Larsson SB, von Feilitzen GS, Andersson ME, Sikora P, Lindh M, Nordén R, Nilsson S, Sigström R
Sci Rep 12 (1) 19818 [2022-11-17; online 2022-11-17]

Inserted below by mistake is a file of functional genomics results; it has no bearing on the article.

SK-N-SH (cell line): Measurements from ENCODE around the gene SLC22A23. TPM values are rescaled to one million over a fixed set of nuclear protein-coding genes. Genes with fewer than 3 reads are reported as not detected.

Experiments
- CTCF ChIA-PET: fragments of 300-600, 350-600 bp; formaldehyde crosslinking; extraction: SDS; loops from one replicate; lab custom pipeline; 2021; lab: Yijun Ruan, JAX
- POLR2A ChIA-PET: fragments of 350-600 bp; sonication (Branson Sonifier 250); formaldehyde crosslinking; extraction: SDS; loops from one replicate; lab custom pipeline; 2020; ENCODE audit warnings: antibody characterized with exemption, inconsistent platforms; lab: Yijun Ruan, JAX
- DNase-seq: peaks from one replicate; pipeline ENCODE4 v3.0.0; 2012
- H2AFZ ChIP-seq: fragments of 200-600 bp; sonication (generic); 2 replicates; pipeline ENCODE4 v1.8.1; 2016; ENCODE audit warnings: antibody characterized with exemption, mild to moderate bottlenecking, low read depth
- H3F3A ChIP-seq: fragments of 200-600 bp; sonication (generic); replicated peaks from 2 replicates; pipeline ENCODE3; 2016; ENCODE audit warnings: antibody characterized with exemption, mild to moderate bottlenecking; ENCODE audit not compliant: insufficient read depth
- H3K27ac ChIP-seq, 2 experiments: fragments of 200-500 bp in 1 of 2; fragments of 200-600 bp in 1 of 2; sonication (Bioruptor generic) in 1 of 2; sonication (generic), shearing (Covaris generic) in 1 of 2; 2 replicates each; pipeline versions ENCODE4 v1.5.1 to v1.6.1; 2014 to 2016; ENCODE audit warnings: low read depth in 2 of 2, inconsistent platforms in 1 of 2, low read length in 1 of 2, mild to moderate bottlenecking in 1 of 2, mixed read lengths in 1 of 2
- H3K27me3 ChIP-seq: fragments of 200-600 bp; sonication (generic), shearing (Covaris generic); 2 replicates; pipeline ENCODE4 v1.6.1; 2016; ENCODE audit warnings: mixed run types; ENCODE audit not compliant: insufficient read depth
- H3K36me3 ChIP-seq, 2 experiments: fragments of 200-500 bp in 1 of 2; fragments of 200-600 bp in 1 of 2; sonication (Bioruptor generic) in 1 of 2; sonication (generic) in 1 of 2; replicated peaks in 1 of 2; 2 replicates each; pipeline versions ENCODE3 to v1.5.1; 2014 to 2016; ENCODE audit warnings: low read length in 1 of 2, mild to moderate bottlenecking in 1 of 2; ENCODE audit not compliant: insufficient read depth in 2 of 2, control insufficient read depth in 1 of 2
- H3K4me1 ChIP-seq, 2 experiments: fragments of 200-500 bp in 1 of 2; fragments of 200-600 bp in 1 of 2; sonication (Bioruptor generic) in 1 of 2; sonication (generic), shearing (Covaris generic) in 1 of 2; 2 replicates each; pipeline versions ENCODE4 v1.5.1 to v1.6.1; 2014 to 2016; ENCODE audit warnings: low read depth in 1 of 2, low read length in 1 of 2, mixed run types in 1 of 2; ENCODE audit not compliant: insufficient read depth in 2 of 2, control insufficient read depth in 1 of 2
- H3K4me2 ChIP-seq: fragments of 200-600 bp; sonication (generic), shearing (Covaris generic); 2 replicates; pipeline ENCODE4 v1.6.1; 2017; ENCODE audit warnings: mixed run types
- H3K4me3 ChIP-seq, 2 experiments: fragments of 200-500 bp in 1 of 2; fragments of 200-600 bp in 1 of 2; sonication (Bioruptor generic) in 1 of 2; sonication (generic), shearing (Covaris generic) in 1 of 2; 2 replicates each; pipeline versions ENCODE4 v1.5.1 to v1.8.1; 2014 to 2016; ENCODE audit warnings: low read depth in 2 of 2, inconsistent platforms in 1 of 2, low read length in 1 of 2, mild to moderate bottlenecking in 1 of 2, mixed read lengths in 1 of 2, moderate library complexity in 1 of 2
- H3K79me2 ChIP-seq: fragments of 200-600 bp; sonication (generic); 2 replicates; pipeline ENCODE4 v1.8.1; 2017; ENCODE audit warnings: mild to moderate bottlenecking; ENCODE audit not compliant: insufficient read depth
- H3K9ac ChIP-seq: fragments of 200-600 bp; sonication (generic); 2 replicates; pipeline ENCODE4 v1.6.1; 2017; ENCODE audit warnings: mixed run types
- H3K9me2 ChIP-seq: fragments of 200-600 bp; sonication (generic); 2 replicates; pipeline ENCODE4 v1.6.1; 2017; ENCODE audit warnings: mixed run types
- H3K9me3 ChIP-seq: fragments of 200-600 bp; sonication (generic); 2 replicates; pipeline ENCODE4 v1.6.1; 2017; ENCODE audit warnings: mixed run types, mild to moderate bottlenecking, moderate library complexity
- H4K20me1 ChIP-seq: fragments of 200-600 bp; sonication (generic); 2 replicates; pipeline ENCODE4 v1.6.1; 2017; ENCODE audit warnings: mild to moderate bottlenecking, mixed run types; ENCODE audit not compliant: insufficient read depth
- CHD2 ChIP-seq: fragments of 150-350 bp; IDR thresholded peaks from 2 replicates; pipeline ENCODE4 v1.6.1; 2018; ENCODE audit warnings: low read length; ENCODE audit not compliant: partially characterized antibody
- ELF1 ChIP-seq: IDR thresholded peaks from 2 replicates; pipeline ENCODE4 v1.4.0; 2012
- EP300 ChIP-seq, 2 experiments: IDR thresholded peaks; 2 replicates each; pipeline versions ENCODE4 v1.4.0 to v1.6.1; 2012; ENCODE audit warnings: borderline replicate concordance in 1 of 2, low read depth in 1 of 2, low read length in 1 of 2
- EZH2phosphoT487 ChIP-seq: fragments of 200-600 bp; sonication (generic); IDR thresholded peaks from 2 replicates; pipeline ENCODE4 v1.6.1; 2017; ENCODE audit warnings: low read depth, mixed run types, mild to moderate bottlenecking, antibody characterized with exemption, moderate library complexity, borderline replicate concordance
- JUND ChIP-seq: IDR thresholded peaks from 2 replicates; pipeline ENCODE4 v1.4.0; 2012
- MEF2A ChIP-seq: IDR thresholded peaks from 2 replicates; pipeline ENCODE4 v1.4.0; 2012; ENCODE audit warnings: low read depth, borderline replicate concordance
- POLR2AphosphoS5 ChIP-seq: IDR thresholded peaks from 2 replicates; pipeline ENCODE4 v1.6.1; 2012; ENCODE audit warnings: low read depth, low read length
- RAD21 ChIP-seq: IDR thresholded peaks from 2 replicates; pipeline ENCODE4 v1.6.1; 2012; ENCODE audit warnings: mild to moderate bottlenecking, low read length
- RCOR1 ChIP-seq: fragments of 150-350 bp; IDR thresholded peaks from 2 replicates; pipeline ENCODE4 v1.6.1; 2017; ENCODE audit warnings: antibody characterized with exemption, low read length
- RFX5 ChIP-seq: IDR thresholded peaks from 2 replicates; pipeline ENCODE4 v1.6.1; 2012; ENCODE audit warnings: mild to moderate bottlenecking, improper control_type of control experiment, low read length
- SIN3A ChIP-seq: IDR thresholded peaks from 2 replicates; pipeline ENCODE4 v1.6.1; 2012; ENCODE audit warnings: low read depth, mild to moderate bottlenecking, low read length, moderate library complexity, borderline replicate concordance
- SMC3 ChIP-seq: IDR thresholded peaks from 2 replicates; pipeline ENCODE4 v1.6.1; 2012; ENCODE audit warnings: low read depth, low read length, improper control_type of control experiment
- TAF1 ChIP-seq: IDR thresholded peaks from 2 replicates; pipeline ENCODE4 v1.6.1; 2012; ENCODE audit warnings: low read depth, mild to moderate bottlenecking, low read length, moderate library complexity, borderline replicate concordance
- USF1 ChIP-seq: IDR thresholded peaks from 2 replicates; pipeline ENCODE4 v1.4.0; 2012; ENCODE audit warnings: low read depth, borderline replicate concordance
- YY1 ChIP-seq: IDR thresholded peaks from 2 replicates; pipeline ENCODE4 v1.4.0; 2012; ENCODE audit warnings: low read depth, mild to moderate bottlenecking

This study aimed to examine current symptom severity and general health in a sample of primarily non-hospitalized persons with polymerase chain reaction (PCR) confirmed COVID-19 in comparison to PCR negative controls. During the first quarter of 2021, we conducted an online survey among public employees in West Sweden, with a valid COVID-19 test result. The survey assessed past-month severity of 28 symptoms and signs, self-rated health, the WHO Disability Assessment Schedule (WHODAS) 2.0 and illness severity at the time of test. We linked participants' responses to their SARS-CoV-2 PCR tests results. We compared COVID-19 positive and negative participants using univariable and multivariable regression analyses. Out of 56,221 invited, 14,222 (25.3%) responded, with a response rate of 50% among SARS-CoV-2 positive individuals. Analysis included 10,194 participants (86.4% women, mean age 45 years) who tested positive 4-12 weeks (N = 1425; subacute) and > 12 weeks (N = 1584; postcovid) prior to the survey, and 7185 PCR negative participants who did not believe that they had had COVID-19. Symptoms were highly prevalent in all groups, with worst symptoms in subacute phase participants, followed by postcovid phase and PCR negative participants. The most specific symptom for COVID-19 was loss of smell or taste. Both WHODAS 2.0 score and self-rated health were worst in subacute participants, and modestly worse in postcovid participants than in negative controls. Female gender, older age and acute illness severity had larger effects on self-rated health and WHODAS 2.0 score in PCR positive participants than in PCR negative. Studies with longer follow-up are needed to determine the long-term improvement after COVID-19.